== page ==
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Japan to End Financing of Key Coal Projects Under Climate Pledge

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(Bloomberg) -- Japan will withdraw financing for key coal-fired power plant projects in Bangladesh and Indonesia under efforts aimed at accelerating a global phase-out of the dirtiest fossil fuel.

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Asia’s second-largest economy will stop providing government-backed yen loans to the Matarbari 2 coal expansion project in Bangladesh and the Indramayu plant in Indonesia, the country’s Foreign Ministry said in a statement.

The move comes days ahead of a meeting of Group of Seven nations, which agreed last year to stop international financing of coal projects. Japan initially opposed that move, and while it subsequently tightened conditions for overseas coal projects, it has faced sharp criticism over its support for new developments under certain condition.

Japan accounted for more than half of the $6.6 billion of coal support from G-7 countries in 2019, according to Bloomberg NEF.

Read more: Coal’s Stigma Imperils Japan Projects as Contractors Bow Out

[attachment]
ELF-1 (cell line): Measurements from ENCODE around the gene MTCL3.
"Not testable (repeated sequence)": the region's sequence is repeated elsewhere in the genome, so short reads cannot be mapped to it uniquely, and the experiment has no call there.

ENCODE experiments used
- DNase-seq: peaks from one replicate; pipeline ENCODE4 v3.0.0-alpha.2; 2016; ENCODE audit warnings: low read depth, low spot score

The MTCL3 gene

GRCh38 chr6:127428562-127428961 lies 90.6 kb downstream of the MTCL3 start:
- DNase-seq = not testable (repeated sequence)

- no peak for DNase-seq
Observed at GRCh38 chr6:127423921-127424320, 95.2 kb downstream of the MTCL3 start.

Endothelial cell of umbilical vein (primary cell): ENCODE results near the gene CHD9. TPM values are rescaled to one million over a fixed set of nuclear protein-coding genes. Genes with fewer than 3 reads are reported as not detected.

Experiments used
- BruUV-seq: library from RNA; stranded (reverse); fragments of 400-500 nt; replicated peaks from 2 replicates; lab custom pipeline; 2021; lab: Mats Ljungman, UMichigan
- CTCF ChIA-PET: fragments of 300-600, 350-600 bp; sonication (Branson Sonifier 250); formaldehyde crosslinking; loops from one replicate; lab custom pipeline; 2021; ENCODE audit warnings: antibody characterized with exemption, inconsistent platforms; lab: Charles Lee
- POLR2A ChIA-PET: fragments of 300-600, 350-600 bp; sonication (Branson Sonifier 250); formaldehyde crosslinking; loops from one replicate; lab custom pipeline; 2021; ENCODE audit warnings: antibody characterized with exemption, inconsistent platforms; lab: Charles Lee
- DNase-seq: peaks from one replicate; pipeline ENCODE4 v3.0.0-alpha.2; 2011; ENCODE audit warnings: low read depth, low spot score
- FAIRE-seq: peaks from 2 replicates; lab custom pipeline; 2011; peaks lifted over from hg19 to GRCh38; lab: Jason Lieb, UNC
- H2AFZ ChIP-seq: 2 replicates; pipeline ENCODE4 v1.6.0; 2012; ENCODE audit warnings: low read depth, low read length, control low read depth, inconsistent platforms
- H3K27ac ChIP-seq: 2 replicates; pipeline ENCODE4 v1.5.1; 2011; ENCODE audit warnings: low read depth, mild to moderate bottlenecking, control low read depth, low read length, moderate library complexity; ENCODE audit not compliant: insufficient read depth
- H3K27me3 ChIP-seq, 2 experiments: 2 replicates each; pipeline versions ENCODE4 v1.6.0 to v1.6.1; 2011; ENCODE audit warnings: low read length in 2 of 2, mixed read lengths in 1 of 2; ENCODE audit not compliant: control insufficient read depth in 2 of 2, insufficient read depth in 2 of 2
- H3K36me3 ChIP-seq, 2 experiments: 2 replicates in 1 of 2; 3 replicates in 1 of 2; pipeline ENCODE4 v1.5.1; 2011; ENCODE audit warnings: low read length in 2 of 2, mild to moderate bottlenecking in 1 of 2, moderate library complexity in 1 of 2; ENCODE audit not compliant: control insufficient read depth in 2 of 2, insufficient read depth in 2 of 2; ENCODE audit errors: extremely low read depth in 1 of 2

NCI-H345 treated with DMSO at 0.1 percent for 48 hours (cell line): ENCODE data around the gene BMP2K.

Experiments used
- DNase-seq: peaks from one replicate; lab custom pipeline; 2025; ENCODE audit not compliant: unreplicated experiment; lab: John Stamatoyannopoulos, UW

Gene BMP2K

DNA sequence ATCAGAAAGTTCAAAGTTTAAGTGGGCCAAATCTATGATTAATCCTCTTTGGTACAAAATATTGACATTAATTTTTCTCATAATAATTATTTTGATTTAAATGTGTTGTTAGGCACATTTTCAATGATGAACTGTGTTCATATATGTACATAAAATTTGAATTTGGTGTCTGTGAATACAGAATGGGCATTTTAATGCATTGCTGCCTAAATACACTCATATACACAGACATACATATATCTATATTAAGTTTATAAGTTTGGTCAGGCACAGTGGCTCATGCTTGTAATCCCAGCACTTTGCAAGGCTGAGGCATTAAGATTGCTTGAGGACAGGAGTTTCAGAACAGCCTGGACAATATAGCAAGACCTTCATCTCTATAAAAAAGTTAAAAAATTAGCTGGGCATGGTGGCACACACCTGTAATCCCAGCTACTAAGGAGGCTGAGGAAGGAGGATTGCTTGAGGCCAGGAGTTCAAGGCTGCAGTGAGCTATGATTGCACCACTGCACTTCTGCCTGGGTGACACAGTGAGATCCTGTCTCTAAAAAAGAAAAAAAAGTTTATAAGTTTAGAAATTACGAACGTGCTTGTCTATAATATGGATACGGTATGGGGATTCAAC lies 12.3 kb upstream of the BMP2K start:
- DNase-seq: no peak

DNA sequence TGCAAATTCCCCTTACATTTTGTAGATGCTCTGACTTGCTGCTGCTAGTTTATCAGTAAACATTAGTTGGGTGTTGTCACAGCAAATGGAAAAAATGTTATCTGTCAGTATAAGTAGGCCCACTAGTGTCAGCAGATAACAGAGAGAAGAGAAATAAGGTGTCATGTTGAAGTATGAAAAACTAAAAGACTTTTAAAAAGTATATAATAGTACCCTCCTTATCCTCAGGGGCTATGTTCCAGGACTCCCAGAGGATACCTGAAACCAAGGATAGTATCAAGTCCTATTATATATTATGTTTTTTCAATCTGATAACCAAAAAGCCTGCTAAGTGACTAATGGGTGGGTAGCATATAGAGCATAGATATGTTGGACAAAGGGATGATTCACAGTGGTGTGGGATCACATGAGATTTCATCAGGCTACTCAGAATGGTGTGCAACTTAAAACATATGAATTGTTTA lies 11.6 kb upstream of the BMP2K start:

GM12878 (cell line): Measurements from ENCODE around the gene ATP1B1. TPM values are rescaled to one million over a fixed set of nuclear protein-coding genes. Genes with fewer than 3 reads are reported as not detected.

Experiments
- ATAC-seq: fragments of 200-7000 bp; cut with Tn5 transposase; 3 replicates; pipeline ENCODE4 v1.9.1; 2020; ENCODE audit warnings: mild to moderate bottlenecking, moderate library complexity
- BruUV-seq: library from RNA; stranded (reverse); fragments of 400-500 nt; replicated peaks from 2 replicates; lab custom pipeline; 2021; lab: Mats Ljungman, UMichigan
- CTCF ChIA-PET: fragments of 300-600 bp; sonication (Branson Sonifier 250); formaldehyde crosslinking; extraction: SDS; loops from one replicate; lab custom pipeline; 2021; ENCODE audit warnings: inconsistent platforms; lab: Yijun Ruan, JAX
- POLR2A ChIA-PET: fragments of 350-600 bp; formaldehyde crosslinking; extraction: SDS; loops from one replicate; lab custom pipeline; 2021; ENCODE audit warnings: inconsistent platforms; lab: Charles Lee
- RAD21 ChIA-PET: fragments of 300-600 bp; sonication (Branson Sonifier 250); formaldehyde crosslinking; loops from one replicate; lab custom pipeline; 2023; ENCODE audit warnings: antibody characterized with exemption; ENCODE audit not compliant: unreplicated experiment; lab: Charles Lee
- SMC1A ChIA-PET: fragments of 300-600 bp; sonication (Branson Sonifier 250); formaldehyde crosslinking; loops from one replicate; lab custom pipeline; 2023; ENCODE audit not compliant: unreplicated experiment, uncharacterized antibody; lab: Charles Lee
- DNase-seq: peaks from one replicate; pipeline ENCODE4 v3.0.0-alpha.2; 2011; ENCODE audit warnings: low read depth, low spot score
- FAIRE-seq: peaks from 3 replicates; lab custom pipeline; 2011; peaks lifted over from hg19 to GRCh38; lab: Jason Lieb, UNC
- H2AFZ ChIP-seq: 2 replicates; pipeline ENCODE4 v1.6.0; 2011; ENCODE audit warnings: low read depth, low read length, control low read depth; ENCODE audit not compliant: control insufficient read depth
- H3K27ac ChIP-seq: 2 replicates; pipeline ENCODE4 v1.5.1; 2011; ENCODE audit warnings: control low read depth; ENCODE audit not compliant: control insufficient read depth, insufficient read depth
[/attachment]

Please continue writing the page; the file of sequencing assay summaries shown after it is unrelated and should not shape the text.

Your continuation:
Bangladesh said it won’t go forward with the coal-based plan for Matarbari 2, instead building a liquefied natural gas-based plant as the country shifts to alternative energy sources. The country “is moving away from coal power,” Nasrul Hamid, state minister for power and energy, said in a phone interview. “In 2021, the government canceled plans to build 10 coal power plants that were expected to pull in about $10 billion in investments.”

The Indramayu project is already on hold and could be halted completely in line with Indonesia’s net zero target, according to Wanhar, director of electricity program supervision at the country’s energy and mineral resources ministry.

Japanese companies are also withdrawing from the coal sector amid scrutiny from activist investors. Sumitomo Corp. and Toshiba Corp. have both indicated they won’t take new orders for coal-fired projects, while commercial banks have also made similar pledges.

Climate activists are wary of plans to simply replace coal-sector projects with LNG-fired plants, which risks locking in the use of fossil fuels for decades. “This would be a lunge towards runaway global warming in the same vein as new coal power,” said Julien Vincent, executive director of Market Forces, an Australia-based campaign group.

(Updates with Indonesia official comment in sixth paragraph; climate group comment in final paragraph.)

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